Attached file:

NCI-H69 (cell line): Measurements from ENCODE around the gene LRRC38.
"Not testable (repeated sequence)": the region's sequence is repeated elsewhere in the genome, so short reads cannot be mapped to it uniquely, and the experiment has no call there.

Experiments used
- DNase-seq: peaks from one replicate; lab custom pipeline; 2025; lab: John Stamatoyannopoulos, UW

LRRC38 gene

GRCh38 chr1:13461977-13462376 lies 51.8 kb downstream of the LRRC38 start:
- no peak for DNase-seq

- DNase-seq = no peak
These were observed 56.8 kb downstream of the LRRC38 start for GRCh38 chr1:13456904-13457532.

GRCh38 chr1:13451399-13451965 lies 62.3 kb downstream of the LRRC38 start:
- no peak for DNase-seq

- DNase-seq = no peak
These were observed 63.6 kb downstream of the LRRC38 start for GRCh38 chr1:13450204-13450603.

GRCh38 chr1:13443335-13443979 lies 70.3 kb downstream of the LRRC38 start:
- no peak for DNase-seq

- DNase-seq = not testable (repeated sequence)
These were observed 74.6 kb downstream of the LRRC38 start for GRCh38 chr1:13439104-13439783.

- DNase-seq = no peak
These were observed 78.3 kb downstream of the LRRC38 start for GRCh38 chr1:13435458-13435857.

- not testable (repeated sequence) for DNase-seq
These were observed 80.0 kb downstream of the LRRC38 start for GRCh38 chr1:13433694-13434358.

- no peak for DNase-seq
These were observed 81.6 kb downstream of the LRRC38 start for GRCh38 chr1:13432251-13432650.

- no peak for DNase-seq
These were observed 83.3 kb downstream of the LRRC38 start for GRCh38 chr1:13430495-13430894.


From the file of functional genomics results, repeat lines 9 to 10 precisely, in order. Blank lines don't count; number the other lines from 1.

These were observed 56.8 kb downstream of the LRRC38 start for GRCh38 chr1:13456904-13457532.

GRCh38 chr1:13451399-13451965 lies 62.3 kb downstream of the LRRC38 start: